Monday, September 10, 2007

P. G. Wodehouse: Leave It To Psmith

Whenever I'm in the mood to get lost in some light, rainy day reading that will guarantee a good chuckle, I invariably ask Kevin the same longing question:

Don't you have any more Wodehouse?

A couple years ago, a friend gave Kevin a small stash of novels by the British humorist P.G. Wodehouse (1881-1975), and we've been hooked ever since.

A Wodehouse novel is nearly always guaranteed to deliver at least three of my four favorite comedic elements:
  1. Mistaken Identities
  2. Stowaways
  3. Hair-brained schemes
  4. High physical comedy (soot in the face)
Wodehouse is a genius at these four elements, and luckily for me this weekend, Kevin had picked up a Wodehouse novel at a used bookstore recently. Leave It To Psmith did not disappoint. Let me see...there were at least four characters with mistaken identities, an absolutely hair-brained scheme to steal Aunt Constance's diamond necklace so that her husband could buy her a new one and sell the old so he could have some spending money of his own (and of course far too many people get involved for it to ever go smoothly), and yes, lots of soot in the face and throwing of flowerpots. There wasn't a stowaway in the traditional sense, but the main character, Psmith, arrives at Blandings Castle under such false pretenses that if we stretch the term a little, this book gets a perfect four.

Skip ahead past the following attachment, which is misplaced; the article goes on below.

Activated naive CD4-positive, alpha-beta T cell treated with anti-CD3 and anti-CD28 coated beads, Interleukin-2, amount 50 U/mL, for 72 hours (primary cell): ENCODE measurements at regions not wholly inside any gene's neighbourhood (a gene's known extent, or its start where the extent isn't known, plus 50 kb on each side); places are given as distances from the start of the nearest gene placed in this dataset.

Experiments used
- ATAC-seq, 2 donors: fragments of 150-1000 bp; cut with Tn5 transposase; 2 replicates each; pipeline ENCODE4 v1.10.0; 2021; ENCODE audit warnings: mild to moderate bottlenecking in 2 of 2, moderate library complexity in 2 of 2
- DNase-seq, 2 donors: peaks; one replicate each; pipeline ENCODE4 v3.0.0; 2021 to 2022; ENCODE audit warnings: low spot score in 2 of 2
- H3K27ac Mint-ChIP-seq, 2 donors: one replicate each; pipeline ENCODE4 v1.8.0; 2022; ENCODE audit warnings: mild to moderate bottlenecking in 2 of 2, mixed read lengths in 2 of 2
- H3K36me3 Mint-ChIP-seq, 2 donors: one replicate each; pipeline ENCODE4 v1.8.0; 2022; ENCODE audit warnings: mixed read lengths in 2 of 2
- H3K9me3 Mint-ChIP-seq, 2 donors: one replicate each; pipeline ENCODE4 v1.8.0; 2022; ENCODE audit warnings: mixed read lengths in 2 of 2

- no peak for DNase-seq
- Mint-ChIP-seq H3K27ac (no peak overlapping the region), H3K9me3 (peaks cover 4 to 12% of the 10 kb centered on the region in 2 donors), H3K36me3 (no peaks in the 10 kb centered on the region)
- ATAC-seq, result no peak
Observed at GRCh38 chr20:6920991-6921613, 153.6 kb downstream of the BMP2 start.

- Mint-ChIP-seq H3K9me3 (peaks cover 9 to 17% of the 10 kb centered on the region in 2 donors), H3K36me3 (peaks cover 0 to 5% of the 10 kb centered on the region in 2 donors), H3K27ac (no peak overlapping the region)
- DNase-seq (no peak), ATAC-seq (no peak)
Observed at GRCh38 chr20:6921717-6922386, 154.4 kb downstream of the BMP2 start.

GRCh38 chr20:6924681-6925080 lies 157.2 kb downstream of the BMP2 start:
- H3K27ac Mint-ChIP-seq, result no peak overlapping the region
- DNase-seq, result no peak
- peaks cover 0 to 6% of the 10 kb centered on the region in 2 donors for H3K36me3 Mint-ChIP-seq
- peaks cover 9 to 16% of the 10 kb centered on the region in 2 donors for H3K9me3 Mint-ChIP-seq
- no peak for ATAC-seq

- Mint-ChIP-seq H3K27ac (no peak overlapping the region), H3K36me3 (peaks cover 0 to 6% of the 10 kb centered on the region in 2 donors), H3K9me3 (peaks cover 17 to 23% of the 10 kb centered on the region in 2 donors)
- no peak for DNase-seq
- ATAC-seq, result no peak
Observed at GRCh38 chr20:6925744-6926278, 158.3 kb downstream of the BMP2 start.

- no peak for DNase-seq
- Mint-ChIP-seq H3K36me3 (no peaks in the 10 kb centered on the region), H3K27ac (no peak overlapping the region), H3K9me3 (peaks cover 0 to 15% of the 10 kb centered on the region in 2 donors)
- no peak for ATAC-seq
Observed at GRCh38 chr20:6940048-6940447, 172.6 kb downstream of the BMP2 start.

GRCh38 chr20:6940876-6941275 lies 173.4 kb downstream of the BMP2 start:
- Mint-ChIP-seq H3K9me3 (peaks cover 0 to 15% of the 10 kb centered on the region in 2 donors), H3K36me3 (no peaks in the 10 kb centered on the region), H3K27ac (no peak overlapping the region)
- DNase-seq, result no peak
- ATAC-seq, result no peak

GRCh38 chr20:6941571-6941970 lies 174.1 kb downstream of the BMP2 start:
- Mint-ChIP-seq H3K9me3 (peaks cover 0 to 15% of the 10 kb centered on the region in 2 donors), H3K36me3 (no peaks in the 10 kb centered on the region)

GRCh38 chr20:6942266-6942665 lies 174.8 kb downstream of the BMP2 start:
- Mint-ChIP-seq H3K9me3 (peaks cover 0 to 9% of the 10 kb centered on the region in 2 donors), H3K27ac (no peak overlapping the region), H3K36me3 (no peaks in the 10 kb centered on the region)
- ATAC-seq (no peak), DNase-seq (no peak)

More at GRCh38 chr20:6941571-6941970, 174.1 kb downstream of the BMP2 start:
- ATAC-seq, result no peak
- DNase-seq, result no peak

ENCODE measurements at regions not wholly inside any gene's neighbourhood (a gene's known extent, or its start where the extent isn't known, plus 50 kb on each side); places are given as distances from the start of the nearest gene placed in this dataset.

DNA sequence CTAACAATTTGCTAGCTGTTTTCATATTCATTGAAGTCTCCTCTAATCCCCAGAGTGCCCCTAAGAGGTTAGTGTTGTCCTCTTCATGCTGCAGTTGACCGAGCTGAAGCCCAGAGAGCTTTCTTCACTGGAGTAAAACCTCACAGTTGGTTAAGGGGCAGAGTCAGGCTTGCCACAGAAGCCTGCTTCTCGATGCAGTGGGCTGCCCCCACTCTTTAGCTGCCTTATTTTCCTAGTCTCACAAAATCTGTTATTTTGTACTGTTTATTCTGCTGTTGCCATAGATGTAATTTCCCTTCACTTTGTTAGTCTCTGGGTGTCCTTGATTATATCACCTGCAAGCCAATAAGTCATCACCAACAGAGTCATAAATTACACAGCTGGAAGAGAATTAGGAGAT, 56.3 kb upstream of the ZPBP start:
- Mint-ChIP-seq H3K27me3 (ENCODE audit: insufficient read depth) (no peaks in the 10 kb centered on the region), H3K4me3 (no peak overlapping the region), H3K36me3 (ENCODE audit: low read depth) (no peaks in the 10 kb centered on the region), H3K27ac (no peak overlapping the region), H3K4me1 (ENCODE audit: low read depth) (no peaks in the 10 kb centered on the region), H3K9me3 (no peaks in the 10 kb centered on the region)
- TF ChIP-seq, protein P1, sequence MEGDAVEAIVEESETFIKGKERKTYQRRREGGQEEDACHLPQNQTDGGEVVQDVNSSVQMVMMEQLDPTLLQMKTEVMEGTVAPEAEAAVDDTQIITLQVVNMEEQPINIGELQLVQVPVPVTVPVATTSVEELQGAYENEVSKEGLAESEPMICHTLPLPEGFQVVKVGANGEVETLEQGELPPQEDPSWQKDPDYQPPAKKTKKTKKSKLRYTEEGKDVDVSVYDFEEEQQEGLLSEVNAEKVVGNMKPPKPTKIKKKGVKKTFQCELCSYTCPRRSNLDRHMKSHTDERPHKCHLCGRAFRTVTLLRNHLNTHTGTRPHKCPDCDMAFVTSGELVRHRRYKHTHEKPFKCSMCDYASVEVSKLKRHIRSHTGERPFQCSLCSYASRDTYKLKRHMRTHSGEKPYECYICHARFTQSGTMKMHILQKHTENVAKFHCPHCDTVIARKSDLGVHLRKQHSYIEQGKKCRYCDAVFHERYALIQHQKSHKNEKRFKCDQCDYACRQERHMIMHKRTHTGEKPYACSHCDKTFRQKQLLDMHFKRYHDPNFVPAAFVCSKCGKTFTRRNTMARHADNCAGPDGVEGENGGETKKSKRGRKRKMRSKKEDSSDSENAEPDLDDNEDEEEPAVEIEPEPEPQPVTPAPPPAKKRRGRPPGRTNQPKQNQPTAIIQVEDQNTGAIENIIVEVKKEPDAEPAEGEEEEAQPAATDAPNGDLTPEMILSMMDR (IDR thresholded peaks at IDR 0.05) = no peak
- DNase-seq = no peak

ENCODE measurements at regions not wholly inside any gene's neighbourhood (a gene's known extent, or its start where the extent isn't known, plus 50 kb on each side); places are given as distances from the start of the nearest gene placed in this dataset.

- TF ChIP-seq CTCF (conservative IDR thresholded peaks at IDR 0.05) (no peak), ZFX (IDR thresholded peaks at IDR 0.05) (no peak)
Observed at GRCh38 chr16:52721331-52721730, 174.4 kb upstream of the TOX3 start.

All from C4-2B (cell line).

Happily for me, P.G. Wodehouse was incredibly prolific and wrote something like 90 novels and collections of short stories. So by the time I work my way through the complete library, I will have forgotten the ones I started with and can begin fresh!

There are actually a few P.G. Wodehouse novels and short stories available to read online at The Free Library and Classic Reader (none of which I have read yet!) I simply can't read this stuff online, though. Somehow the charm of bumbling aristocrats, witty banter, and the lush gardens of Blandings Castle gets lost when I'm staring at a computer screen. I might try printing one out (but by that time, I may have spent enough on toner to just go out and buy the book).

For more information about Wodehouse (and there's a lot out there):
The Wallingford Library Blog
P.G. Wodehouse Books
Wodehouse.org

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